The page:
Reload Index (ZRiChK UMCS)



Andrzej KOMOSA, Stanisław CHIBOWSKI, Jolanta ORZEŁ




Plutonium isotopes, which can be found in the environment, come from nuclear weapon testing and the Chernobyl incident. At present the majority of plutonium exists in the surface layer of soil, bound with various soil components. From this inventory plutonium migrates vertically downwards a soil profile and is taken by plants. Mobility of plutonium in the environment is controlled by many factors such as soil composition, its physicochemical properties, meteorological conditions and other. The most important factor, which controls the transport of plutonium, is its chemical speciation in soil. Determination of this parameter is difficult because of a very small amount of plutonium in environmental samples. More easily is to establish plutonium concentration in several geochemical phases, which can be isolated from soil by means of suitable extractants. These phases differ in chemical composition and properties. Plutonium present in the phase as trace element reveals the same properties as a bulk of the phase. In this way, although a mechanism of radionuclide binding inside the phase is not known, is possible to correlate the properties of the phase with its availability by plants or migration rate in soil.

The aim of this paper is to improve the known sequential extraction method for the phase separation first introduced by Tessier [1] and modified by Cook at al. [2]. Our modified method consists in extraction of six various fractions: (i) water soluble, (ii) easily available, isolated by leaching with 1M MgCl2 solution, (iii) carbonate bound fraction, extracted with 1M acetic buffer, (iv) sesquioxide Fe/Mn bound fraction, isolated with 0.04M NH2OH·HCl dissolved in 25% acetic acid, (v) organic bound fraction, extracted with H2O2 and next with 3.2M ammonium acetate, and (vi) residual fraction, which was leached with 6M HCl solution. The 238Pu, 239,240Pu, 237Np and 241Am were analyzed in aliquot of every extracted fraction using appropriate radiochemical method. The plutonium was purified by co-precipitation with Fe(OH)3 and calcium oxalate followed by separation on Dowex 1x8 with HNO3, HCl and HCl/NH4I [3]. The 237Np was determined from plutonium spectrum using 242Pu tracer. The 241Am was analyzed by further radiochemical treatment of the eluate from column using anionic exchange method from mixed HNO3/methanol medium. Finally, these elements were electroplated onto stainless steel discs and counted by high-resolution alpha spectrometry (Canberra Alpha Spectrometer with the PIPS detector and the Genie-2000 software for quantitative isotope determination).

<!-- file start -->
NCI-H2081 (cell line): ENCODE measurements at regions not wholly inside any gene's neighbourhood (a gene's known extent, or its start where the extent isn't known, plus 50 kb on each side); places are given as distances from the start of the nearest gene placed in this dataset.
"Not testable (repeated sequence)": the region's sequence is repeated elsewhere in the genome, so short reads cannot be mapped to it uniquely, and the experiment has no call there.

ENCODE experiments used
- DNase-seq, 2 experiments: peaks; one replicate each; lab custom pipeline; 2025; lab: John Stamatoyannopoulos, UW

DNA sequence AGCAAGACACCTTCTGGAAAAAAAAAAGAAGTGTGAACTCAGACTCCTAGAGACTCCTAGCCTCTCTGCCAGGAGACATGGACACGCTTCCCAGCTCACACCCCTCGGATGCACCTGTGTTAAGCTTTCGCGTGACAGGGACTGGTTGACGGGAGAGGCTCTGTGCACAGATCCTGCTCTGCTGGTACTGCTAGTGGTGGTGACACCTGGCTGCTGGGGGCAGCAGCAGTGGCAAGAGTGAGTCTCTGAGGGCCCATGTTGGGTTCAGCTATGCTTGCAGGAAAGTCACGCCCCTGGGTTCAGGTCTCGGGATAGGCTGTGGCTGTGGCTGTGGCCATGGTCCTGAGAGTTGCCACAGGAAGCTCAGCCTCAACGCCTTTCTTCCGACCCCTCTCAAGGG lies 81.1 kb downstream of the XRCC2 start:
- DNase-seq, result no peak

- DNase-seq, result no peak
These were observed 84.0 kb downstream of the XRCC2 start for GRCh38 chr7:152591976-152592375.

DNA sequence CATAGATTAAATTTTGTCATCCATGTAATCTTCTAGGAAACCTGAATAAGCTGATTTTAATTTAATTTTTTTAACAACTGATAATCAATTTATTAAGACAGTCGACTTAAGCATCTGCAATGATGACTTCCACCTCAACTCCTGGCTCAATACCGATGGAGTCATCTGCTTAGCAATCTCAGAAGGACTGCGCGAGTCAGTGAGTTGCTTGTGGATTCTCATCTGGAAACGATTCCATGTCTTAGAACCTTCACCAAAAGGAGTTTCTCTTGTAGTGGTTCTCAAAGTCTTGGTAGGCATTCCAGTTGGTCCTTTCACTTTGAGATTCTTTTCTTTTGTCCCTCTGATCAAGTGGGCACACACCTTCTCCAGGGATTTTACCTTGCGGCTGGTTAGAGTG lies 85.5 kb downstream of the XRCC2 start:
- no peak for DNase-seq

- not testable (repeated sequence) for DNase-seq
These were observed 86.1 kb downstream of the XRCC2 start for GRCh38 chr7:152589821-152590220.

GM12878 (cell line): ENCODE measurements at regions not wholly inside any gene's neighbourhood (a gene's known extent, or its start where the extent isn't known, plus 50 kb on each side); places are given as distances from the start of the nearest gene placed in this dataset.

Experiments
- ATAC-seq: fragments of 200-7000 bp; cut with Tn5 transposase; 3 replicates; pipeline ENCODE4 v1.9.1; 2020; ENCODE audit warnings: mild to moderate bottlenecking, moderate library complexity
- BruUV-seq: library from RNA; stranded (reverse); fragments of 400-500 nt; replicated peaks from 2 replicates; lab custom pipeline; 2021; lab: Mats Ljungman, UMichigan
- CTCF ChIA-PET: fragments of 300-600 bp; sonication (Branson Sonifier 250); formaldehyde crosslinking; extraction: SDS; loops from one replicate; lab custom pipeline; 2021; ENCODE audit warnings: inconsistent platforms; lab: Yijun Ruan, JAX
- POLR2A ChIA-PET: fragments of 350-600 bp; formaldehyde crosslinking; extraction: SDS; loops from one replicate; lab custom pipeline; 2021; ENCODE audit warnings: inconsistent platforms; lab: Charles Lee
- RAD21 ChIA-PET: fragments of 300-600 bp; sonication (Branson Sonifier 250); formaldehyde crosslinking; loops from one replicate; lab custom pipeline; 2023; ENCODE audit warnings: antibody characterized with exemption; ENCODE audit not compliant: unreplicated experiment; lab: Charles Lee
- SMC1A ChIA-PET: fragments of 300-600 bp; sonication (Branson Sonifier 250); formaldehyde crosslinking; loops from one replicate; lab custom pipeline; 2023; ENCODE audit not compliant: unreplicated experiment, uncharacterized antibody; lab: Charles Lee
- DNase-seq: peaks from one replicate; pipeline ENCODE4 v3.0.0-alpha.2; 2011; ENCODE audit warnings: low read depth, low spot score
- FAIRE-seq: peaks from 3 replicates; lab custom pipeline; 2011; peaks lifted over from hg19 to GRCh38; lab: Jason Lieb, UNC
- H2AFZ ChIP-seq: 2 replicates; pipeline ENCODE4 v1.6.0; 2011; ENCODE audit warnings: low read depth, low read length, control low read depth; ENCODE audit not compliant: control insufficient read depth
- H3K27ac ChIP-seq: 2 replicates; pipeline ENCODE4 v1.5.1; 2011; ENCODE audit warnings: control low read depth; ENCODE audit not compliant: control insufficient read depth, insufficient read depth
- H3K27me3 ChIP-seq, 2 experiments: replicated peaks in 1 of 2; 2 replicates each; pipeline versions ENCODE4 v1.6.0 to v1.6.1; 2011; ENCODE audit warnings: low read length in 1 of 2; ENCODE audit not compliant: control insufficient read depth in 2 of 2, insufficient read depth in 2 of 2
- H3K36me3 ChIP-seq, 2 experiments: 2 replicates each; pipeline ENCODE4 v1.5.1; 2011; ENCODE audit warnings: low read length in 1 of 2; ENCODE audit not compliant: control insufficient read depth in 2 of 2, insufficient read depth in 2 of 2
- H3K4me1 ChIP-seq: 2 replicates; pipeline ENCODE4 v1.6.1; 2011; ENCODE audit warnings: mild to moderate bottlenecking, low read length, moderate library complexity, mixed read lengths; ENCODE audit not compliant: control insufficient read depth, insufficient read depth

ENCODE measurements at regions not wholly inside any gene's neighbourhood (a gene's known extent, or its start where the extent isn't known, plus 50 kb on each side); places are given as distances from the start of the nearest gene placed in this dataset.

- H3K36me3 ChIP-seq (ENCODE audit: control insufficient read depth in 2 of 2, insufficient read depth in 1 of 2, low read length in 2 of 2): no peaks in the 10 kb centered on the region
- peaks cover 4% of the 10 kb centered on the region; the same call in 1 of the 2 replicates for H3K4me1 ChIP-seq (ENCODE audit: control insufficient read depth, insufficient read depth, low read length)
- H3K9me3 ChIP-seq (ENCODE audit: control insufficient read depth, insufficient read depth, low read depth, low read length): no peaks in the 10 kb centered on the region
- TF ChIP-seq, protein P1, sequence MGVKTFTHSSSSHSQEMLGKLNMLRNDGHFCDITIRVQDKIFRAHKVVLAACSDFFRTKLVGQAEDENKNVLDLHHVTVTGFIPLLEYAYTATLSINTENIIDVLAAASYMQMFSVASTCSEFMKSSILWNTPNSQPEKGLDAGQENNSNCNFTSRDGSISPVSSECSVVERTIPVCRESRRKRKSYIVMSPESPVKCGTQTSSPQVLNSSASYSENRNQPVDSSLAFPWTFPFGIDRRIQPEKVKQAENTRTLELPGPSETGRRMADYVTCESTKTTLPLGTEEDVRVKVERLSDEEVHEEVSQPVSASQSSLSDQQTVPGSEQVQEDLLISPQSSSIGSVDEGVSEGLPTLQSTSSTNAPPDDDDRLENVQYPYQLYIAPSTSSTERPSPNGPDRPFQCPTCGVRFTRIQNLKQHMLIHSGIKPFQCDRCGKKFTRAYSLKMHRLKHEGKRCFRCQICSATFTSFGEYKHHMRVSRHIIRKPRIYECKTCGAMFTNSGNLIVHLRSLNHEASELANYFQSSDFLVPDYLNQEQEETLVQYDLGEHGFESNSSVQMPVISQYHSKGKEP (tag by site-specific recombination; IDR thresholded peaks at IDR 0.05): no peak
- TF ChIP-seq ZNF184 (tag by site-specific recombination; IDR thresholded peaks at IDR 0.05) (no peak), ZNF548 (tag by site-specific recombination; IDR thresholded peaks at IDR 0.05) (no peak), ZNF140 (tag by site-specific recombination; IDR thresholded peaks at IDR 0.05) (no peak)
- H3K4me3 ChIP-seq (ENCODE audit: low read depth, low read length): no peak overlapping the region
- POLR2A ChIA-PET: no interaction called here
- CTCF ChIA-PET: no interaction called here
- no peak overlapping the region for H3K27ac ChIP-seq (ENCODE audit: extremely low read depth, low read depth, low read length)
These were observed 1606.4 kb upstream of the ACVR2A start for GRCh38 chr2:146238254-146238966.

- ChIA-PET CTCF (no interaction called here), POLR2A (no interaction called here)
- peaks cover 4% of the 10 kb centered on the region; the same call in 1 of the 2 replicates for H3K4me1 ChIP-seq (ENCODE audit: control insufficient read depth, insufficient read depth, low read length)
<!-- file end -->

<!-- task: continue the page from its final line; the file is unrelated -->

The subject of our study was a mud sample taken from a nuclear waste storage, which was provided by our Spanish collaborator C. Gascó (CIEMAT, Madrid).

The results of total concentration of isotopes of interest determined in the mud sample are presented in Table 1.


Table 1. Total concentration of transuranium isotopes in the analyzed mud sample.



[Bq/g of sample]


0.076 ± 0.008


3.45 ± 0.19


0.785 ± 0.076


2.739 ± 0.166


The distribution of plutonium between separated phases of soil samples is presented in Figure 1.



Figure 1. Plutonium distribution between geochemical phases of the mud sample.


         As it is seen sequential extraction technique is good tool for predicting the association of transuranics to the sediment or soil geochemical phases. Plutonium is associated mainly with organic/oxides fractions. The soluble fraction of plutonium is negligible. Neptunium seems to be the more soluble and americium shows a tendency to be associated to oxides/carbonates fraction.




[1] A. Tessier, P.G.C. Campbell, M. Bisson, Anal. Chem. 51 (1979) 844.

[2] G.T. Cook, M.S. Baxter, H.J. Duncan, J. Toole, R. Malcolmson, Nucl. Instrum. Methods Phys. Res. 223 (1984) 517.

[3] A. Komosa, Fizykochemiczne problemy oznaczania i zachowanie się izotopów plutonu w środowisku z uwzględnieniem beta-promieniotwórczego 241Pu, Wyd. UMCS, Lublin 2003, str.178+XII.